Summerset National Recreation Trail, Iowa

From Warren County Conservation Board

A 12-mile rail trail through rolling hills, river bottom wetlands, and remnant prairies of central Iowa.

by American Trails Staff

June 01, 2008

Featured
National Recreation Trail

Designated in 2008


• View more details for this trail
in the NRT Database

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The Summerset Trail runs from Carlisle to Indianola in Warren County. The Summerset Trail ties together a variety of natural settings as it travels through three public recreation areas. Built on a converted rail bed, this trail gives visitors a glimpse of a number of central Iowa’s rural towns and natural settings. Stretching almost twelve miles, the Summerset Trail passes through rolling hills, river bottom wetlands, and remnant prairies. Its gentle grade and paved surfaces provide nature lovers and recreational enthusiasts with a number of activities, including biking, hiking, bird watching, nature photography, jogging, and cross-country skiing.

In addition to connecting some of Iowa’s natural ecosystems, the Summerset Trail links three public recreation areas. At the southern trailhead, a connection with the McVay Trail in Indianola takes you to Pickard Park. This park features an 18-hole disc golf course, basketball courts, a pond, and camping and picnic areas where trail-users can rest and recreate.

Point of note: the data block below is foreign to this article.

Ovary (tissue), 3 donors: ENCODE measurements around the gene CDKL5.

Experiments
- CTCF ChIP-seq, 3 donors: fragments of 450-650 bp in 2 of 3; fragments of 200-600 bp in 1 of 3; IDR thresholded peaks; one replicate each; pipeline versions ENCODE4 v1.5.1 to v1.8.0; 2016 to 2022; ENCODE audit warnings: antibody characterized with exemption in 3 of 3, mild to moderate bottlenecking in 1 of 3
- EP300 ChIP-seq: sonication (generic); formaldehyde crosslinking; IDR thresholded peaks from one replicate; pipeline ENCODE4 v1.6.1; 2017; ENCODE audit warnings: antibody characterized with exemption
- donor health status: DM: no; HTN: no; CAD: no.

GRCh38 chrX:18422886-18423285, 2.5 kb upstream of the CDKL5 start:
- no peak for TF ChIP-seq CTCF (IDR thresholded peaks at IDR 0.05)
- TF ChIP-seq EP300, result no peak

A trail spur connecting to Banner Lakes at Summerset State Park, Iowa’s newest state park, marks the trail’s midpoint. Fishing, picnicking, hiking, and mountain biking are available at this former coalmine, which has been converted into a wildlife management area and public recreation facility. The northern trailhead in Carlisle is also located within a public park and picnic shelter.

In addition to a number of recreational facilities, visitors will enjoy the best of central Iowa’s scenery. Passing through restored and native prairie remnants, lush wooded areas, and flourishing wetlands, the Summerset Trail reveals the diversity of the region’s natural areas. The trail is managed exclusively by the Warren County Conservation Board, and local support has been given by the Iowa Natural Heritage Foundation.